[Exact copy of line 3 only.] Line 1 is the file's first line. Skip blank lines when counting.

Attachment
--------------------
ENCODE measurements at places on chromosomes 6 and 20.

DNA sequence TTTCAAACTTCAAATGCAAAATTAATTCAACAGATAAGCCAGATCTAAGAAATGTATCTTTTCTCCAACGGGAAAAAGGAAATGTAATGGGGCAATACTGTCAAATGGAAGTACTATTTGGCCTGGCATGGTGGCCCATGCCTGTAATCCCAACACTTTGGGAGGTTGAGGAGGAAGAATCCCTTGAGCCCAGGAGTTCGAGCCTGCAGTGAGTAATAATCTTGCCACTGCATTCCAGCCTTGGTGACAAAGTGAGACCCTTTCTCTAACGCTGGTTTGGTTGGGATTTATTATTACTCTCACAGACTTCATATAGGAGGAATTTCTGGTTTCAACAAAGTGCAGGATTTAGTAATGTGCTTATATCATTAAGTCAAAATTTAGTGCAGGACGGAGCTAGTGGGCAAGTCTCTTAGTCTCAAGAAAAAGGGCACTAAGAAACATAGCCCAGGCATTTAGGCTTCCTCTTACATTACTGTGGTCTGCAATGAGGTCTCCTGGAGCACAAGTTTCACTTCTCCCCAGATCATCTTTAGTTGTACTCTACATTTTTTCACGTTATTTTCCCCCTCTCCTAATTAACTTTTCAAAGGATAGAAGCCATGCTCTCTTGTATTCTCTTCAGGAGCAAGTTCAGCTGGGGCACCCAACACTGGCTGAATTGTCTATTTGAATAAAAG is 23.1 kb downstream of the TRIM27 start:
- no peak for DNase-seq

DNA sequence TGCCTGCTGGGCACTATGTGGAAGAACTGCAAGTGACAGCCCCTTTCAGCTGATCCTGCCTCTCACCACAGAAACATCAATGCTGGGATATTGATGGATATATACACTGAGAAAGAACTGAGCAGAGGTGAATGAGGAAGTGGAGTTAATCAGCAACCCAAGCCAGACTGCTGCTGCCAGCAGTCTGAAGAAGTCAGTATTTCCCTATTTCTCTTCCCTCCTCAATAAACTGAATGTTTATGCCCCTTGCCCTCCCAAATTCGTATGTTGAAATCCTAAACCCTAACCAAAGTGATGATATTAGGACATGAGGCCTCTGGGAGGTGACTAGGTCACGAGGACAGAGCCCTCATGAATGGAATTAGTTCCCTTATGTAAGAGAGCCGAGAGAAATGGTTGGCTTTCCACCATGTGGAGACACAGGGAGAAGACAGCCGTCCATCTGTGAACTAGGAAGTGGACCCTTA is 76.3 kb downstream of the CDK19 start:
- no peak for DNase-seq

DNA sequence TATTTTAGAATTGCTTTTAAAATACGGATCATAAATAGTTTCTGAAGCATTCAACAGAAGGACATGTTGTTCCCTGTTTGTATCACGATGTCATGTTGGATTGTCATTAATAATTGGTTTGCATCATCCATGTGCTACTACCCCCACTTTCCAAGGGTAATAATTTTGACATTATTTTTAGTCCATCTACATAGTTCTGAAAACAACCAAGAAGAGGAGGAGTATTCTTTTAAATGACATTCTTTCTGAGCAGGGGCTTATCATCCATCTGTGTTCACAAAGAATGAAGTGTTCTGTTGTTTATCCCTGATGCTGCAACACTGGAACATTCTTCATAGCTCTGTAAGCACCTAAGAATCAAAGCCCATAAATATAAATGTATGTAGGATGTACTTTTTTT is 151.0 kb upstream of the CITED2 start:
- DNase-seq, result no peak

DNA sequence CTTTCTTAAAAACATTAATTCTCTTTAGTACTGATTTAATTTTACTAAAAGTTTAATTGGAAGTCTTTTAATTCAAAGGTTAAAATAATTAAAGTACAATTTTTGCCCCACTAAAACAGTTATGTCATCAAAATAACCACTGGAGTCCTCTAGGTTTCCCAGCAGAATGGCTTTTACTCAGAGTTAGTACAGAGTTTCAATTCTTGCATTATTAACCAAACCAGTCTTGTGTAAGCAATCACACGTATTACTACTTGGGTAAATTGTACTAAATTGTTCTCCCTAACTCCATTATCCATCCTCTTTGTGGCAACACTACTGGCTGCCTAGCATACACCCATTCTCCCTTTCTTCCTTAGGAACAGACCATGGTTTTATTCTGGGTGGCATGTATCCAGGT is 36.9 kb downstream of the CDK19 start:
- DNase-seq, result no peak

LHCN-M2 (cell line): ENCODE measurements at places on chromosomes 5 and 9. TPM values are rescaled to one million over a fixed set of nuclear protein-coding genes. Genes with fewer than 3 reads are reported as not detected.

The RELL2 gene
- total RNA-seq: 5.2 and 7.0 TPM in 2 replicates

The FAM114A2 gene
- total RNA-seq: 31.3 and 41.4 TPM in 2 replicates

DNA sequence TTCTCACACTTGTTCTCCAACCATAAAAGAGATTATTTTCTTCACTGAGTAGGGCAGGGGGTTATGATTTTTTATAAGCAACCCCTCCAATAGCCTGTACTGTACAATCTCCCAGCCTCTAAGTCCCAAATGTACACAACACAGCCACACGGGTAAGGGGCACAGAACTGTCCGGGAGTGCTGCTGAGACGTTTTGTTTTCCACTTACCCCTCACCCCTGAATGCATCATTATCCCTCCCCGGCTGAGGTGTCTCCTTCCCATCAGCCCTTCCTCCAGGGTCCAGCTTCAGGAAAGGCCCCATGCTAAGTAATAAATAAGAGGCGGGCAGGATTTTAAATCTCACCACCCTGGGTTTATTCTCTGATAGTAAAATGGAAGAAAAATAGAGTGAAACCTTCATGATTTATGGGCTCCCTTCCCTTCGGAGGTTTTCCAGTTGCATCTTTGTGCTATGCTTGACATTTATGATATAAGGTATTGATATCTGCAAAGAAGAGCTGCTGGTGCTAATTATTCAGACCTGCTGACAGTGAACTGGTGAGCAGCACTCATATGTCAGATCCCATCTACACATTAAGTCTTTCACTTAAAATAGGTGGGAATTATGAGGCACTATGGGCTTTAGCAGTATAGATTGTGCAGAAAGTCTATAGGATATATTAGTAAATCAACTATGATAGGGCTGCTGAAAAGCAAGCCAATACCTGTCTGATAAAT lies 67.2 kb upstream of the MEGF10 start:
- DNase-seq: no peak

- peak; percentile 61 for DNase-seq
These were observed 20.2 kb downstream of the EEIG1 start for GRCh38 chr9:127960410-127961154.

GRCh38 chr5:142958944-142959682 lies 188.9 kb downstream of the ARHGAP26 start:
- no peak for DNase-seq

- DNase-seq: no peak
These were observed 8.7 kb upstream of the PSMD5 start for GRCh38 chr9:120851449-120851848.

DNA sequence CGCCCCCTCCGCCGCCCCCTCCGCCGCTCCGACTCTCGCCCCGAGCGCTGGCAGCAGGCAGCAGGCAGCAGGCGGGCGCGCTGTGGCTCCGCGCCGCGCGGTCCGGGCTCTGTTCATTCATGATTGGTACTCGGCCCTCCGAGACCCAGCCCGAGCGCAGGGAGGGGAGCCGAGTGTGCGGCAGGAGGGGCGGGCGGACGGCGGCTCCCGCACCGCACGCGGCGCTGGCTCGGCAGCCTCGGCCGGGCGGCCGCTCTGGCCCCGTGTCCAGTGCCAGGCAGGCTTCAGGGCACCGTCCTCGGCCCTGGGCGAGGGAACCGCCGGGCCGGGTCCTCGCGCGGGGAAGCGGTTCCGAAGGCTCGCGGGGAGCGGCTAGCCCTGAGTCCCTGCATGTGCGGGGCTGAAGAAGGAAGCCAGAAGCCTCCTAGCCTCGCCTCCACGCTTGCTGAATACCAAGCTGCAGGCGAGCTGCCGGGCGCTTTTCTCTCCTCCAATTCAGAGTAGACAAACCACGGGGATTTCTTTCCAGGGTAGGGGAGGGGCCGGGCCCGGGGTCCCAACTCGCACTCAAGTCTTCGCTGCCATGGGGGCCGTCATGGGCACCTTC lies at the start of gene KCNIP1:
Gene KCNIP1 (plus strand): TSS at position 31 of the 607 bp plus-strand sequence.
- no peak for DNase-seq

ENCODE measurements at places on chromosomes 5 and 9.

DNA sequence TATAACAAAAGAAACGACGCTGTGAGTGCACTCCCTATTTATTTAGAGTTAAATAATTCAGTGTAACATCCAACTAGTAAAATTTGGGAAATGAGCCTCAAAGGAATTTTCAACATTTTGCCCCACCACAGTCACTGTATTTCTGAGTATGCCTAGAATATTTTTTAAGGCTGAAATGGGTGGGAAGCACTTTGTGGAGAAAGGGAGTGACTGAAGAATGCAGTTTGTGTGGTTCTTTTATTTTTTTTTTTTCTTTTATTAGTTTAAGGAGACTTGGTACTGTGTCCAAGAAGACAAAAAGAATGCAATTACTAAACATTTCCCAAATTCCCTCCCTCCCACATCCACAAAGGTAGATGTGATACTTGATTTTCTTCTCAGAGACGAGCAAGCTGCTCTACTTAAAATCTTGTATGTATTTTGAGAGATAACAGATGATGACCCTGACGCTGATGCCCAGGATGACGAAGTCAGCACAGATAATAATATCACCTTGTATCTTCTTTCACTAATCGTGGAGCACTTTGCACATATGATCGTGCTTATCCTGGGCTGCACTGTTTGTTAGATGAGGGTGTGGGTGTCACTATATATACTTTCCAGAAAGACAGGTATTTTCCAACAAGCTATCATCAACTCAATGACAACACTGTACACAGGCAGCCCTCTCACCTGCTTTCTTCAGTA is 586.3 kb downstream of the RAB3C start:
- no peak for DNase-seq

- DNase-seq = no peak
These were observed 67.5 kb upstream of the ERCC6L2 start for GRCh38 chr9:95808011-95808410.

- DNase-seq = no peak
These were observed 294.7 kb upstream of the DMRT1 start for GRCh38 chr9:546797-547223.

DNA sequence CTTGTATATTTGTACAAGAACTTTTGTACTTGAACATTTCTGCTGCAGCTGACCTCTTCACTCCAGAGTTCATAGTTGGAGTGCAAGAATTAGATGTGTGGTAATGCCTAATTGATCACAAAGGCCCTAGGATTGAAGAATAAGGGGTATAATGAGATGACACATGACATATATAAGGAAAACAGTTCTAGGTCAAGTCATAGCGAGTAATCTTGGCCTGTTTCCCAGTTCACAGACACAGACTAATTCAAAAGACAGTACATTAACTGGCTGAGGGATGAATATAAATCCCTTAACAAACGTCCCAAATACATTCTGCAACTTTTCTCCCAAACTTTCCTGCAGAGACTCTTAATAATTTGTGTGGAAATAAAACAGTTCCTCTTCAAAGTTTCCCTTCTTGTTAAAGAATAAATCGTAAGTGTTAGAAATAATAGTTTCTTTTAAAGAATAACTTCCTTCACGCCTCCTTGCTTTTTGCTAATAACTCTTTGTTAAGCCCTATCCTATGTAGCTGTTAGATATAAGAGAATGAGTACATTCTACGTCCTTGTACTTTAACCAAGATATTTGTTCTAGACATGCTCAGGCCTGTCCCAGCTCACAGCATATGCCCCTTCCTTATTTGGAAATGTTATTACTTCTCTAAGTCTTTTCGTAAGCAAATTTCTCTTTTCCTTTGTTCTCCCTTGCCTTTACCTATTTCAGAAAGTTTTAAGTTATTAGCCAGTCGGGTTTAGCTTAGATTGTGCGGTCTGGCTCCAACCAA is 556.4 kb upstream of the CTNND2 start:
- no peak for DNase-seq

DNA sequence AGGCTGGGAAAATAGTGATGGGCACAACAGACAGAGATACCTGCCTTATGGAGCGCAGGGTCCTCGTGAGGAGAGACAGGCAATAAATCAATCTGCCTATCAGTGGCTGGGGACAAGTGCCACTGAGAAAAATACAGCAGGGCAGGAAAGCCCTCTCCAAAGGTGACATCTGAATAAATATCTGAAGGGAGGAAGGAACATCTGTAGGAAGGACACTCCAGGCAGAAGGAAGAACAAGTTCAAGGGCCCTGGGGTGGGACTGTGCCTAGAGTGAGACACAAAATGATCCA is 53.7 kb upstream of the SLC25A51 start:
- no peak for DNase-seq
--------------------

- no peak for DNase-seq